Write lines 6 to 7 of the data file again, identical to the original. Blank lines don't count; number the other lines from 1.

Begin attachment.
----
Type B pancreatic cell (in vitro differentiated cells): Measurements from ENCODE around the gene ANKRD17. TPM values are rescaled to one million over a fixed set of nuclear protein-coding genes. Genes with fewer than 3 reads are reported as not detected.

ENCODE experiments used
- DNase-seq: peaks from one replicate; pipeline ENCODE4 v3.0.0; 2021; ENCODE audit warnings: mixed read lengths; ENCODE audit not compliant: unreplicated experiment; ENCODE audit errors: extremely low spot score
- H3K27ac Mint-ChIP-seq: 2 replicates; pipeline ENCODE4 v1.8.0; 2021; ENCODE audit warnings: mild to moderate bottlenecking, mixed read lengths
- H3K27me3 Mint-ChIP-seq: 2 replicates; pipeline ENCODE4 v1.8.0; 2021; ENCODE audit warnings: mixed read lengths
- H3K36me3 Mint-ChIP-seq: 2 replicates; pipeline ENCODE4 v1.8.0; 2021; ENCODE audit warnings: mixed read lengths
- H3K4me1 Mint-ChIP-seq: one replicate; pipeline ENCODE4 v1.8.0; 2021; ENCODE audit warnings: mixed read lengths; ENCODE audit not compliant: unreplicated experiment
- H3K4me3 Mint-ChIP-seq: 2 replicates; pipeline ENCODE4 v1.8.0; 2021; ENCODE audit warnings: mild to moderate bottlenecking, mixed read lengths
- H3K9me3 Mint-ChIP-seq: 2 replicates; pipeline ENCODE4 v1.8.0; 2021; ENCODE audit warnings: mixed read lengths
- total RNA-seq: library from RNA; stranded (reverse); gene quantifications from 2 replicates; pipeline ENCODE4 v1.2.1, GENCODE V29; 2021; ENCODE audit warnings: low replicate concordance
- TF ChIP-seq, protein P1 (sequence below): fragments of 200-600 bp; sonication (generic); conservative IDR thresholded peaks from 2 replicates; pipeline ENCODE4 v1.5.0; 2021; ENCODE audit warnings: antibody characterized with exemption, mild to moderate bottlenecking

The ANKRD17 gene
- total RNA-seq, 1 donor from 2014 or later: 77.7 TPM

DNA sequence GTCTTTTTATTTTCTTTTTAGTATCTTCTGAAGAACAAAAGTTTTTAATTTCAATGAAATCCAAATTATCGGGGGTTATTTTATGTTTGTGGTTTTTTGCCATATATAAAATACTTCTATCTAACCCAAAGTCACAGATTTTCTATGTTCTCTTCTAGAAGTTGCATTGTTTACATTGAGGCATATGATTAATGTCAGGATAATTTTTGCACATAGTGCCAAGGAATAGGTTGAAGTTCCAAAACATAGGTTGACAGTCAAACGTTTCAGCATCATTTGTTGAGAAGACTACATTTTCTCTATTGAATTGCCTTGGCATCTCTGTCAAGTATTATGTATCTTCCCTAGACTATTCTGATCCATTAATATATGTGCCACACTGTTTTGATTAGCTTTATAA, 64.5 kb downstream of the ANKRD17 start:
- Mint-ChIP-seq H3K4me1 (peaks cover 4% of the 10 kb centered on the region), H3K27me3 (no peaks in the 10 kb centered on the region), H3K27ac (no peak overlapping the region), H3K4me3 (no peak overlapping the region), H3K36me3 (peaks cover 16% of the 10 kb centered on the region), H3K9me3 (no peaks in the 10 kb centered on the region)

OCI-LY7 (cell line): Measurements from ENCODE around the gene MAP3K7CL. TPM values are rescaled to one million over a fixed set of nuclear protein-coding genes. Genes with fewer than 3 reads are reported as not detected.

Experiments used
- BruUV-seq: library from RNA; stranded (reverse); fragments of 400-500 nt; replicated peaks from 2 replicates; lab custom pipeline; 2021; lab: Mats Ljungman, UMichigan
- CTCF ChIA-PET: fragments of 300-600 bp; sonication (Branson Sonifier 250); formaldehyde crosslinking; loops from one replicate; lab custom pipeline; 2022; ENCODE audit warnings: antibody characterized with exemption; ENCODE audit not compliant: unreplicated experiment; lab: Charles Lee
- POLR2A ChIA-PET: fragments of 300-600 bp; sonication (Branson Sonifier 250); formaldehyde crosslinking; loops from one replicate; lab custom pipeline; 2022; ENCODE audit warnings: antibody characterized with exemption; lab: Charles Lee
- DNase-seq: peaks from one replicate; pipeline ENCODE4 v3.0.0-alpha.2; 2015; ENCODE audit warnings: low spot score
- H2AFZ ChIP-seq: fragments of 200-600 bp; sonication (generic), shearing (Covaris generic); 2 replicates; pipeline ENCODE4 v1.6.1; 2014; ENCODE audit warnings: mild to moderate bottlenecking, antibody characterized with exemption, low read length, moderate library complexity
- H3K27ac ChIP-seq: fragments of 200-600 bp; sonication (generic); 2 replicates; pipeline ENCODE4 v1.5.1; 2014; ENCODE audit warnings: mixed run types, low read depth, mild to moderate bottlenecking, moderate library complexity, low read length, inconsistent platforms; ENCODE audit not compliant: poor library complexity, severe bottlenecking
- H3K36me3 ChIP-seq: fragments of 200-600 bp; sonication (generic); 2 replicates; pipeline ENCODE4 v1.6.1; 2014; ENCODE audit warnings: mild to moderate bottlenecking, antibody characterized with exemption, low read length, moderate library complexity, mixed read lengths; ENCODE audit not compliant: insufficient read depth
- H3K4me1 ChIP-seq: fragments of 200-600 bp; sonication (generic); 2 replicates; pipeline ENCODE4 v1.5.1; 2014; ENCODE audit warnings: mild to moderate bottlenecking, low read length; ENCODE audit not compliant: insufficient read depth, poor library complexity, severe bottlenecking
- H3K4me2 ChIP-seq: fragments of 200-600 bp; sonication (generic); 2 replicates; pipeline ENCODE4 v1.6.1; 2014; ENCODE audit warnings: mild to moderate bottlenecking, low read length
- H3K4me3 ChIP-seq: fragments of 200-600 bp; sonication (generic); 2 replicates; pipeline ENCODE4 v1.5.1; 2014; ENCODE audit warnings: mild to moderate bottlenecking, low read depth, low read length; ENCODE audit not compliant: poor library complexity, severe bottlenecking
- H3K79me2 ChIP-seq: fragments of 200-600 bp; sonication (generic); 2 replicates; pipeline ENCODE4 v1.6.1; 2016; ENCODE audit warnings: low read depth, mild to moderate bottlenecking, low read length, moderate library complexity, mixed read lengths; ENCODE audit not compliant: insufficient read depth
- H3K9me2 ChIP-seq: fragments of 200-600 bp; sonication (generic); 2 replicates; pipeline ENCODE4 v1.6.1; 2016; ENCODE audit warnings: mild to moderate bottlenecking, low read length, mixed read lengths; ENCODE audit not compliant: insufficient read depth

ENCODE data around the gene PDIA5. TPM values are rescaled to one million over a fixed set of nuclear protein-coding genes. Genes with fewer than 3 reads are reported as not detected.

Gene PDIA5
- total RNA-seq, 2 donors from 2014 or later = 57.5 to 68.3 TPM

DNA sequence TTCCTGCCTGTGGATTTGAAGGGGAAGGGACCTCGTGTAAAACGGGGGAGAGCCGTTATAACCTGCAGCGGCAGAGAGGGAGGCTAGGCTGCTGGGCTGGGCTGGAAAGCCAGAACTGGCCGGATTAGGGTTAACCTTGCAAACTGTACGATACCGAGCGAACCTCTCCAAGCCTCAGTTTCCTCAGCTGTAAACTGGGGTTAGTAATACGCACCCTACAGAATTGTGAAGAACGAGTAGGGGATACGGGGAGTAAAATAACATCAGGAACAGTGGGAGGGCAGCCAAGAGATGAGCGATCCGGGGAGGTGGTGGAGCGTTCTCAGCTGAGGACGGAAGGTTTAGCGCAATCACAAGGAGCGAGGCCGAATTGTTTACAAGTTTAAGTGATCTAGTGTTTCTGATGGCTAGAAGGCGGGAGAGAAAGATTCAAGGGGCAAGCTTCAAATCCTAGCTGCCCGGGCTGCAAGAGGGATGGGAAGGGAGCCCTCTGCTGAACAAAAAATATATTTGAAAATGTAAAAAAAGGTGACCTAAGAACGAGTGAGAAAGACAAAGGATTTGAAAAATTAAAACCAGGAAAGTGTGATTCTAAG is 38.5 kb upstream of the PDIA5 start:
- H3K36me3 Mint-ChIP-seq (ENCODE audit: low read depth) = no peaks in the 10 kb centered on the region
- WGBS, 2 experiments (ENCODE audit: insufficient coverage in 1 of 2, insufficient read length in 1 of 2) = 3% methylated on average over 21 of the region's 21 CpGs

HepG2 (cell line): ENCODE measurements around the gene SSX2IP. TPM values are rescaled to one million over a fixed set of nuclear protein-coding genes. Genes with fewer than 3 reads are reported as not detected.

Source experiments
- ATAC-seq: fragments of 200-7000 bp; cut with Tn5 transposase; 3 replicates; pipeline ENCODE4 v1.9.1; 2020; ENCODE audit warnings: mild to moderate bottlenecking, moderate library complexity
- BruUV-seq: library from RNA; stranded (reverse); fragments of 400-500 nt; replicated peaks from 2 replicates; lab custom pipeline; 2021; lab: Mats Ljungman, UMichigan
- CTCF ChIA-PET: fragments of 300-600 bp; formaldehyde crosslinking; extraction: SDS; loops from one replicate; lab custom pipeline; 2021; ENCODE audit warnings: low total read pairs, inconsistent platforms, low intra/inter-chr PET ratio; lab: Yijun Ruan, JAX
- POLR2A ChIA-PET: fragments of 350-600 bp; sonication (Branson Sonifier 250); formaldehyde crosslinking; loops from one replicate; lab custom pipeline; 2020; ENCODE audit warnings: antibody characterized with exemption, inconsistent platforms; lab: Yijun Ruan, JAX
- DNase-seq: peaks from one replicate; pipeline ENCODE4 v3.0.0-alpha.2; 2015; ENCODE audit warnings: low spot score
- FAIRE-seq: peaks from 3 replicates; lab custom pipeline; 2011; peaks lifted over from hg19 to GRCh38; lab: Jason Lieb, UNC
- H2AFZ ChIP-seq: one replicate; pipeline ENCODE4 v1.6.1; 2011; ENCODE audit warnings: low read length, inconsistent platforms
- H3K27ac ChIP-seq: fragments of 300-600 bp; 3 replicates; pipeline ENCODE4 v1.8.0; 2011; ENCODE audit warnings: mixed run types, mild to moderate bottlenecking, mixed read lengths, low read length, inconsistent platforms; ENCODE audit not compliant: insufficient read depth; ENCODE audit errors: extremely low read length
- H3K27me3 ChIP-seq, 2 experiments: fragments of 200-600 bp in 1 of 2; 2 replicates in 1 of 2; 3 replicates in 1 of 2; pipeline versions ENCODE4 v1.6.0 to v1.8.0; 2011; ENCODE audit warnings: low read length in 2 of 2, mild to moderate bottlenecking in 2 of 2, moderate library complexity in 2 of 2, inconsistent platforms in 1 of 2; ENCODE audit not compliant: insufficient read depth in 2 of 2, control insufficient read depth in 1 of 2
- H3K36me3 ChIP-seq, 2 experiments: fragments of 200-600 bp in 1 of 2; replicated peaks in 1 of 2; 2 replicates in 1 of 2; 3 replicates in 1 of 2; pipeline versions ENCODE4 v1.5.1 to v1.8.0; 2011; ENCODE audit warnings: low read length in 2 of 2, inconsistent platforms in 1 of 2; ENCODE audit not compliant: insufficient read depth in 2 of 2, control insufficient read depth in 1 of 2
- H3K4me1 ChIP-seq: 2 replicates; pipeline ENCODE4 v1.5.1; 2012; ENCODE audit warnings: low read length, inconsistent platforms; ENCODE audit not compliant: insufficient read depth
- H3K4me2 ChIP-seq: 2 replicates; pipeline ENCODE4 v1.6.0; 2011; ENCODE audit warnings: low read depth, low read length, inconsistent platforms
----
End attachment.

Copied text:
- H3K36me3 Mint-ChIP-seq: 2 replicates; pipeline ENCODE4 v1.8.0; 2021; ENCODE audit warnings: mixed read lengths
- H3K4me1 Mint-ChIP-seq: one replicate; pipeline ENCODE4 v1.8.0; 2021; ENCODE audit warnings: mixed read lengths; ENCODE audit not compliant: unreplicated experiment